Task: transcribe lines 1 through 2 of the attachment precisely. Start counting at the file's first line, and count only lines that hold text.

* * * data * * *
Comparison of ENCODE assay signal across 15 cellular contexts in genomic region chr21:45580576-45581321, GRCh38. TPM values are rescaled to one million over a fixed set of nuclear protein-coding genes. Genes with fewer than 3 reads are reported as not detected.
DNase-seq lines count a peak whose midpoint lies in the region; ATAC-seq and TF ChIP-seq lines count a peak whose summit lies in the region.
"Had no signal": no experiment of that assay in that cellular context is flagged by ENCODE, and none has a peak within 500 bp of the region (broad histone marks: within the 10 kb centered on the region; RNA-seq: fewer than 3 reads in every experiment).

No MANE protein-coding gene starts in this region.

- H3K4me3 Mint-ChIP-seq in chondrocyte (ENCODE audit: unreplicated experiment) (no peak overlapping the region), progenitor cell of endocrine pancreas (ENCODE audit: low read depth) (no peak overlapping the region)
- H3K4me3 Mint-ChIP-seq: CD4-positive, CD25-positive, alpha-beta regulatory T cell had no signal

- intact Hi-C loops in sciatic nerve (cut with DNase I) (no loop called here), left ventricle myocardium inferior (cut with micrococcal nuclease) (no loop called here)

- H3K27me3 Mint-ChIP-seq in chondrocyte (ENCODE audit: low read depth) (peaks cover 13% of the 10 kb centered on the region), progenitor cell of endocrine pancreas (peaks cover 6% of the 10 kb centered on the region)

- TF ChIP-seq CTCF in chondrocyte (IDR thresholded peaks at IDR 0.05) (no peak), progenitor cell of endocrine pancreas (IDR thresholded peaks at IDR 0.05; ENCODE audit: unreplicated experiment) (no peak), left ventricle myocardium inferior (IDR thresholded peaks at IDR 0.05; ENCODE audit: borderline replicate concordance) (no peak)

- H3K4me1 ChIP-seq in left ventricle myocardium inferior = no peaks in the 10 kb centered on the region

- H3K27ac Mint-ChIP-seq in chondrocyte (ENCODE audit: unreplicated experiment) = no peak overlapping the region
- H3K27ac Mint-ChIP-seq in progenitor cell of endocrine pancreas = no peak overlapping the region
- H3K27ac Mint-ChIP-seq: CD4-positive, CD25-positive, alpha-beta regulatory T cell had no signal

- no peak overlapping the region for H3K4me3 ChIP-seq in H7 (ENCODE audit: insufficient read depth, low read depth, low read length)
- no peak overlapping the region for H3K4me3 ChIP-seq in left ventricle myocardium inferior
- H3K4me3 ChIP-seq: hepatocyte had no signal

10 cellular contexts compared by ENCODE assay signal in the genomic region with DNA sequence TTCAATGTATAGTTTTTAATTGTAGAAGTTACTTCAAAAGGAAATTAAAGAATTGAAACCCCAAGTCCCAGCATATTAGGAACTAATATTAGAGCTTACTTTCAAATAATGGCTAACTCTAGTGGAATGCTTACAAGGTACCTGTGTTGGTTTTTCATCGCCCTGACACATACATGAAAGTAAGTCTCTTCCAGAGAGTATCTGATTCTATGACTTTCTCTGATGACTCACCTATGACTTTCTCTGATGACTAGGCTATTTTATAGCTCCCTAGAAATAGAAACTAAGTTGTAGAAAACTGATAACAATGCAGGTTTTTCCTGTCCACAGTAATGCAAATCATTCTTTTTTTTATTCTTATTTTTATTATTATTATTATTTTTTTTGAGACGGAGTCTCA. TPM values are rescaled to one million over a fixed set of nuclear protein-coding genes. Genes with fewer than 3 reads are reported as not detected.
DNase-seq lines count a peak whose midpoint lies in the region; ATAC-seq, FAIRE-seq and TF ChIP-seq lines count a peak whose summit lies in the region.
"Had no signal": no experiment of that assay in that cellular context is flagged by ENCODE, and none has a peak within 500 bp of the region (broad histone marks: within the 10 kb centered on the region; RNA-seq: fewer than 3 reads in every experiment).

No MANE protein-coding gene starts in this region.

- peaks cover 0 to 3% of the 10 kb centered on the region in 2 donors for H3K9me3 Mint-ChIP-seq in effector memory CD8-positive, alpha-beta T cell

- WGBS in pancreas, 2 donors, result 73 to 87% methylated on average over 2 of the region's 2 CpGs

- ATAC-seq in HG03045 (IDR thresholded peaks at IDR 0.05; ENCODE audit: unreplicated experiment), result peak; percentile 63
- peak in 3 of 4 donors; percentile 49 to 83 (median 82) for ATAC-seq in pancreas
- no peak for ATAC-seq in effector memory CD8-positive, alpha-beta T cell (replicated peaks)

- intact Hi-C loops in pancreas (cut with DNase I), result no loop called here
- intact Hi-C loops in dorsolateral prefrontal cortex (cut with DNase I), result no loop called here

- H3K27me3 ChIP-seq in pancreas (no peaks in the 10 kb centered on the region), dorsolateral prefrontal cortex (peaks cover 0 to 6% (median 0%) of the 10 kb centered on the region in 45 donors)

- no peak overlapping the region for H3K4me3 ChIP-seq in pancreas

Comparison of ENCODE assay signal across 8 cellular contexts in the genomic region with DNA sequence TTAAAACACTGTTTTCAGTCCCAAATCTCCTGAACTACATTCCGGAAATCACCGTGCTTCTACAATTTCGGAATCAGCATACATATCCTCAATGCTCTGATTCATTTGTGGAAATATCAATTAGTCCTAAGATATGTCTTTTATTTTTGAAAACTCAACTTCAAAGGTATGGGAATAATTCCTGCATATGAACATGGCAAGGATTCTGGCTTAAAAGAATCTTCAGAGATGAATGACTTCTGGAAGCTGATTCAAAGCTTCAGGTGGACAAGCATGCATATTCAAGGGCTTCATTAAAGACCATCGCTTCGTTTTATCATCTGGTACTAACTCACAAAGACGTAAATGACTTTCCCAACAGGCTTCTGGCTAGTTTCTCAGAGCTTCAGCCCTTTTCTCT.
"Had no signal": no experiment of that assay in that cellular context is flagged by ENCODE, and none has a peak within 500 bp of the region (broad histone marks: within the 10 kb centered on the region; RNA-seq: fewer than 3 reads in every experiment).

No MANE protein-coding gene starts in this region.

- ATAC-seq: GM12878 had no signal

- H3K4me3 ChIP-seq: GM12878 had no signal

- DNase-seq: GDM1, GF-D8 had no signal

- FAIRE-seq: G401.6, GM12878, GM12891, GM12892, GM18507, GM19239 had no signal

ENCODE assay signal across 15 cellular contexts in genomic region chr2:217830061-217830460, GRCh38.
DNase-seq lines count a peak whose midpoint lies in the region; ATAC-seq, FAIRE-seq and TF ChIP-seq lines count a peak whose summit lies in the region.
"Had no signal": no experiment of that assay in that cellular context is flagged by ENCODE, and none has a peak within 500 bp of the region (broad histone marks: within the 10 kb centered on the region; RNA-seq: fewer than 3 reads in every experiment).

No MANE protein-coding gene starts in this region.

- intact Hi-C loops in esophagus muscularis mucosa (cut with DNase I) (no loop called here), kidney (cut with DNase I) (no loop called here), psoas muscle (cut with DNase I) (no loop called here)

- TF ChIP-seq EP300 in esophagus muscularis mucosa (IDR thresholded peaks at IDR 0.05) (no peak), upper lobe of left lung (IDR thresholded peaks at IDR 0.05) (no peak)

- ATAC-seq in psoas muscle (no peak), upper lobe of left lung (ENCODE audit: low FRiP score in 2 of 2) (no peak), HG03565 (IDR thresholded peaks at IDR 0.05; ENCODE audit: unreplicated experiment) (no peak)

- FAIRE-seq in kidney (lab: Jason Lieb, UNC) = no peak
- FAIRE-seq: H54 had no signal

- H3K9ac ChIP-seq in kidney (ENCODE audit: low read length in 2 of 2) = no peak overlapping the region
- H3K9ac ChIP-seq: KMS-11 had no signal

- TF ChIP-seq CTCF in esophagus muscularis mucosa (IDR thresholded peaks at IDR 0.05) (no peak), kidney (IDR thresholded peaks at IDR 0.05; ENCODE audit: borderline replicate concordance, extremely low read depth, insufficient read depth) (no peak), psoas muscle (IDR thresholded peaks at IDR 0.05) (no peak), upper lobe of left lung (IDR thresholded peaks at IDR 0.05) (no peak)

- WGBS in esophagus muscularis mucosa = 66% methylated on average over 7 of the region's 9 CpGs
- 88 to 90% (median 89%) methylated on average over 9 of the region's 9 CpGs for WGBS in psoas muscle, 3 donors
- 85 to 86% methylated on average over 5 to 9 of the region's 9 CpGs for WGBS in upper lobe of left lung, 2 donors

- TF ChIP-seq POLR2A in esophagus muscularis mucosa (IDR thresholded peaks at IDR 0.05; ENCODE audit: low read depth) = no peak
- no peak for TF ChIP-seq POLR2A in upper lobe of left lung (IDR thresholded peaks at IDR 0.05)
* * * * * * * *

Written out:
Comparison of ENCODE assay signal across 15 cellular contexts in genomic region chr21:45580576-45581321, GRCh38. TPM values are rescaled to one million over a fixed set of nuclear protein-coding genes. Genes with fewer than 3 reads are reported as not detected.
DNase-seq lines count a peak whose midpoint lies in the region; ATAC-seq and TF ChIP-seq lines count a peak whose summit lies in the region.